Jurgen Klopp deserves much credit for Salah’s explosion. Even if the Egyptian began his ascent in Italy, there’s been nothing like this. And if he can do it a few more years, he has the chance to land amongst the generational names in soccer (perhaps as the best African player in Premier League history with Yaya Toure and Didier Drogba).

He’ll almost certainly become the all-time single-season Liverpool league goal scorer this season barring rest for the UCL, and he’ll be their top all-time according to Opta if he nabs four or more goals across 4-5 matches (Roma again, Stoke, Chelsea, Brighton, and probably Real Madrid or Bayern Munich).

The Reds were unbelievably good for 80 minutes on Tuesday — 75 of which were Salah-led — and the praise would’ve been flowing like a waterfall had they not switched off for 10 (in which it must be said Liverpool was fortunate to only concede twice!).

*By the way, Messi fans, you’ll be relieved to count me as not one of those who’d say Salah is having a better season. It’s closer than you think. Messi is better than Salah in league play, while Salah is having a superior UCL campaign. Given the general consensus top-to-bottom on Premier League vs. La Liga and Barca’s UCL competition vs. Liverpool’s opponents — which is drawing level now — we’d say it’s even.

Messi vs. Salah league play (per 90, Squawka)
Assists: Messi 0.4-0.31
Key passes: Messi, 2.16-1.63
Chances created: Messi, 2.56-1.94
Attack score: Messi, 73.04-54.5
Possession score: Messi, 5.6 to minus-5.12
Pass completion (%): Messi, 81-77
Shot accuracy: Even (62%)
Tackles won: Salah, 0.24-0.2
Take-ons won (%): Messi, 69.47-64.96

Messi vs. Salah league play (per 90, Squawka)
Assists: Salah, 0.45-0.23
Key passes: Salah, 2.13-1.72
Chances created: Salah, 2.58-1.95
Attack score: Salah, 70.89-55.69
Possession score: Messi, 2.71 to minus-3.34
Pass completion (%): Messi, 81-73
Shot accuracy(%): Salah, 73-69
Tackles won: Messi, 0.69-.45
Take-ons won (%): Salah, 76.4-61.4

How long is Sebastian Giovinco for Toronto FC?

Frank Gunn/The Canadian Press via AP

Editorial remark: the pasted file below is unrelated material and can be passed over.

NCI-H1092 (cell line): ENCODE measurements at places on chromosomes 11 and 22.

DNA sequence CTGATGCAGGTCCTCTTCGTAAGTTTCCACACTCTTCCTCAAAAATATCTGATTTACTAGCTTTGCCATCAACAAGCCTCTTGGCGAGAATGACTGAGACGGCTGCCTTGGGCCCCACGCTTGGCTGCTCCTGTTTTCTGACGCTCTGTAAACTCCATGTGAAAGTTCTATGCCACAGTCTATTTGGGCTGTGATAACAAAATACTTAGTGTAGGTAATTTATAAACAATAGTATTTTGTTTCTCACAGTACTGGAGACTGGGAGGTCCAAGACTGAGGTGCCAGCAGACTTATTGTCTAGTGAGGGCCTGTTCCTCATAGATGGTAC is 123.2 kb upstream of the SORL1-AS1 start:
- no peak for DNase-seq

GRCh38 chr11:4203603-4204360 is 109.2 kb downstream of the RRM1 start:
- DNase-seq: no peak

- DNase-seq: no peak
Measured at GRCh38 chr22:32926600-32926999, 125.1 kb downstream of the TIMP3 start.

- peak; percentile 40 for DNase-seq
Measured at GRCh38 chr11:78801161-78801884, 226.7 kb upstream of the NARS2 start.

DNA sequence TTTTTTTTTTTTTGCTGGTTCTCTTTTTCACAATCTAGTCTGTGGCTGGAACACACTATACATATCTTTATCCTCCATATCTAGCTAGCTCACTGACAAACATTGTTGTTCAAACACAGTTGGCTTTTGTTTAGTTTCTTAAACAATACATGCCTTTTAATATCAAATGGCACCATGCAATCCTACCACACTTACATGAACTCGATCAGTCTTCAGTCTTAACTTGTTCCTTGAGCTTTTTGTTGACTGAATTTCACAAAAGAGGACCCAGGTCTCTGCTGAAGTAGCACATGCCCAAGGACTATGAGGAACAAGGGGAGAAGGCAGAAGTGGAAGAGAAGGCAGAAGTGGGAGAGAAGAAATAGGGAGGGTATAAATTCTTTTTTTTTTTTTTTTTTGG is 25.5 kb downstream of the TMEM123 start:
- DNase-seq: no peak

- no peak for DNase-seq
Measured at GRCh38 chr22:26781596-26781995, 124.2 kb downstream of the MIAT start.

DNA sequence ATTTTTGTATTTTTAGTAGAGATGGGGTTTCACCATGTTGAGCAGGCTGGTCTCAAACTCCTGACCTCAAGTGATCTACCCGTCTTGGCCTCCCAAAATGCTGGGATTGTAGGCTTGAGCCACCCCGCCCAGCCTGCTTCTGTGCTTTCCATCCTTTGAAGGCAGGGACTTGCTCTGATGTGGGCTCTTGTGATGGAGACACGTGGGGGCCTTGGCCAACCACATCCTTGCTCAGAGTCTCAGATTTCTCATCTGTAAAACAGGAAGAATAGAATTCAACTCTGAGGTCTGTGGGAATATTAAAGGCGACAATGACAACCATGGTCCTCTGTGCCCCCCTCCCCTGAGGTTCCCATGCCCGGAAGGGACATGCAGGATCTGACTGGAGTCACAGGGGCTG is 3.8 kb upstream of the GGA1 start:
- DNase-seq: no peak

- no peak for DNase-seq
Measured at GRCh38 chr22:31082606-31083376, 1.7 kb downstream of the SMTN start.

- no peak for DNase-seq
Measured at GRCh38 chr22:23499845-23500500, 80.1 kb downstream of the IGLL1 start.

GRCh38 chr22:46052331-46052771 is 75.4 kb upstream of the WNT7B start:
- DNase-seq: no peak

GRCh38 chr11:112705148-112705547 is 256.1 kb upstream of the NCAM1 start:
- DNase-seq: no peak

Leave a comment

While Toronto FC’s CONCACAF Champions League success has largely been driven by Sebastian Giovinco — Wednesday’s final second leg not withstanding — perhaps the Reds’ brass isn’t convinced the diminutive 31-year-old can keep it up much longer (at least in terms of value).

[ MORE: Behind the scenes at NYCFC training ]

Toronto’s dynamic Designated Player says he wants to stay in Ontario, implying that he’d like to be there for the rest of his career, but TFC’s brass may not want to pony up DP dollars for the next stage of Giovinco’s career.

From The Toronto Sun’s Kurt Larson:

“I already talk, but they said it’s not the moment (for contract talks),” Giovinco told the Sun. “For them, that’s not a problem, for me it is a little bit. I want to know my future. I have family. I’m 31 years old. For what I do for the city, I think I deserve it, no? … For them it’s not a problem, for me it’s starting to be a problem … I already said I want to stay here forever … If not, I have to think about other options.”

Let’s look into Seba’s success. The Italian has three goals and four assists in seven CCL matches (though scoreless through three MLS matches).

2017: 32 games, 20 goals, seven assists (6W-3L-2T w/o him)
2016: 37 games, 22 goals, 16 assists (1W-1L-4T w/o him)
2015: 35 games, 23 goals, 14 assists (0W-2L w/o him)

The assist numbers took a hit with the emergence of Victor Vazquez, but the ex-Barcelona man is also 31 years old. Michael Bradley turns 31 this summer, and Jozy Altidore is 29 in November.

Who will stay long-term? Who could general manager Tim Bezbatchenko have in mind as replacements, upgrades, or buttressing? Inquiring minds are